Additionally, many original equipment manufacturers, charger companies and fleet/energy management firms track public funding information, support clients through application processes and provide private financing options. 

To date, most electric school buses have been purchased with the help of public subsidies, but where these funds do not cover the full incremental cost of an electric school bus, financing can be a crucial tool. Even once electric school buses reach TCO parity with diesel buses, low-cost financing and alternative business models are likely to play a role in enabling districts to accommodate the higher comparative capital requirements of an electric bus fleet. 

The EPA’s Clean School Bus Program: a historic opportunity 

As part of the Bipartisan Infrastructure Law, Congress authorized up to $5 billion that can be used to purchase electric school buses and charging infrastructure through the EPA’s new Clean School Bus Program. This represents a historic shift in the funding environment for electric school buses, and the best opportunity yet to cover some of the purchase price of electric school buses with federal funds. 

The program: 

  • Offers $5 billion to replace existing school buses with zero- or low-emission ones through rebates and grants  
  • Has thus far prioritized electric school buses with higher levels of funding than other school buses 
  • Prioritizes low-income and high-need areas, rural districts and tribal communities as directed by Congress and in alignment with the Justice40 Initiative 

The Clean School Bus Program is expected to have multiple rounds of funding, which will open for applications at different times. To stay up to date on this historic opportunity, be sure to sign up for updates from the EPA and from the Electric School Bus Initiative.

Picking the right electric school bus business model for your situation 

Historically, school bus business models have been relatively static, with most school districts directly owning and operating (including leasing) fleets and the remainder contracting with private operators. But the growing interest in fleet electrification has prompted the emergence of new, distinct business models that address the unique challenges and opportunities associated with electric school buses.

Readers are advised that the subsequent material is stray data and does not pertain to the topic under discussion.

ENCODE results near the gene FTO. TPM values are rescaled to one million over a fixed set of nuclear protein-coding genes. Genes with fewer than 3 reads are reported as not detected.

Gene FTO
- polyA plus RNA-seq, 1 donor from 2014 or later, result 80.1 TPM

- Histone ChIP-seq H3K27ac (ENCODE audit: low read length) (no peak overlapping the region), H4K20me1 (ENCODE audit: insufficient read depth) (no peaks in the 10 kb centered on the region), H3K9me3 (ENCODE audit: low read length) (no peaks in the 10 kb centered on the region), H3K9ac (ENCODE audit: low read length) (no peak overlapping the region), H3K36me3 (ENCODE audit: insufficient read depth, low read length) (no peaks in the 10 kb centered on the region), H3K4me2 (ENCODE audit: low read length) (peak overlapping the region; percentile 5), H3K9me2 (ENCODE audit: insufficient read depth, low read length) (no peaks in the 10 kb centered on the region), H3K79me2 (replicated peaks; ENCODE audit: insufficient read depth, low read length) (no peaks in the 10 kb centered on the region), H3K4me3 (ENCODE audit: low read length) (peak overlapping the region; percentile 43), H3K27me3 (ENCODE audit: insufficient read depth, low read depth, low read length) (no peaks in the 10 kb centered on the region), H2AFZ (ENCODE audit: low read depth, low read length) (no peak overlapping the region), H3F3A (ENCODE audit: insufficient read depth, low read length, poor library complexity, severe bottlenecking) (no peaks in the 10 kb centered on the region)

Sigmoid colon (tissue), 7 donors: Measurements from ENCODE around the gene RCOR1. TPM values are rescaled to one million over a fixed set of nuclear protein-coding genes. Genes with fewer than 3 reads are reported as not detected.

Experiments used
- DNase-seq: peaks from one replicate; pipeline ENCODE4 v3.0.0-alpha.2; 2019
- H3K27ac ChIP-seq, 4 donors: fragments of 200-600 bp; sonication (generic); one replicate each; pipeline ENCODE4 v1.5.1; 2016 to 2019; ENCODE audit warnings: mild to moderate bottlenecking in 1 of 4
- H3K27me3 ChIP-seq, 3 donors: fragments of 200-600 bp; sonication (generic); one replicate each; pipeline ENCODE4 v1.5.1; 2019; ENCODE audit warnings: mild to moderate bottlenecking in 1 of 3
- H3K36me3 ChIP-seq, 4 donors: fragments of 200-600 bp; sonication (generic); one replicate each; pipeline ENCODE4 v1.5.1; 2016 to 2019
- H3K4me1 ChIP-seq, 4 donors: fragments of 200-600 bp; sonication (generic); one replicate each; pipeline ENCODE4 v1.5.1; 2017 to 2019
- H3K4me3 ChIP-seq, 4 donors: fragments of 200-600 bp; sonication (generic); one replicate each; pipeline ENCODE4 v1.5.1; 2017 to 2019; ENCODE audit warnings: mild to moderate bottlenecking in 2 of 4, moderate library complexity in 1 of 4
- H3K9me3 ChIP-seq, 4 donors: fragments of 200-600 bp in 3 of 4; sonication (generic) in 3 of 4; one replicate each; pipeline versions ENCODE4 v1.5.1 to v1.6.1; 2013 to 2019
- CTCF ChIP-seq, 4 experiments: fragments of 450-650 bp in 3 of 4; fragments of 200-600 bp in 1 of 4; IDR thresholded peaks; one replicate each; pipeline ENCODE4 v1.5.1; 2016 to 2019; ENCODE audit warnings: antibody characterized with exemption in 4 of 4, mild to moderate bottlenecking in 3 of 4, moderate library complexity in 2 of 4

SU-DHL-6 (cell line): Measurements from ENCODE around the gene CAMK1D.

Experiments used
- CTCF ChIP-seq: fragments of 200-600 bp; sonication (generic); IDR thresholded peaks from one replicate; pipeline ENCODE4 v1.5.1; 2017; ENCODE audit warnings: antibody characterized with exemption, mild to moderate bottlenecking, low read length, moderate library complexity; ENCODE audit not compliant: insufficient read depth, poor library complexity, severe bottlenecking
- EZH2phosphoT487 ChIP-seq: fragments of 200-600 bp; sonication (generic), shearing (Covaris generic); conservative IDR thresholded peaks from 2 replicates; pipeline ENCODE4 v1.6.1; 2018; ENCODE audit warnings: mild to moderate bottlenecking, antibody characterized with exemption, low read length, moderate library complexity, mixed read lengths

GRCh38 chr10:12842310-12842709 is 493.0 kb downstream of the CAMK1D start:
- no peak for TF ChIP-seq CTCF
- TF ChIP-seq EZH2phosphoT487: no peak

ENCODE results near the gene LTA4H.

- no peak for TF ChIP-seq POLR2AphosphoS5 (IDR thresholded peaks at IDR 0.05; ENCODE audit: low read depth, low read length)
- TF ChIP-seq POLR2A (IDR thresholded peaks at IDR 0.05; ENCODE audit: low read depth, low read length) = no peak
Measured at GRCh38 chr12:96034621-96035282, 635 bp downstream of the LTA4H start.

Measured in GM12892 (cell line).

With so much on the line, how should districts navigate the decision around selecting a business model that works best for them? To understand business model options, districts need to identify the assets (buses and infrastructure) and associated roles of bus electrification, consider ownership options and stakeholders, and weigh their appetite to absorb risk and make the most of opportunities. 

Understanding the key roles featured in electric school bus business models can help districts weigh tradeoffs between different approaches. The key roles include: 

  • Bus owner: entity that holds bus on books as capital asset 
  • Energy/fuel manager: entity that provides charging/energy management services 
  • Bus maintenance provider: entity responsible for vehicle service 
  • Bus operator: entity that operates buses (e.g., provides drivers) 
  • Charger owner: entity that holds charger on books as capital asset 
  • Electricity customer: entity that covers electricity cost 
Graphic depicting the various roles in an electric school bus ownership model. They include: Energy/Fuel Manager; Bus Owner; Bus Maintenance Provider; Bus Operator; Charger Owner; Electricity Customer

There are various entities that could fulfill each role, with potential benefits and tradeoffs to each approach. We know that it can be complicated to navigate the electric school bus funding and financing ecosystem. That’s why we’re here to connect you with the resources you need to bring an emissions-free school bus to your community. 

You can learn more about electric school bus business models here. To stay in the loop on the latest electric school bus resources, including new funding and financing information, be sure to sign up for email updates from the Electric School Bus Initiative.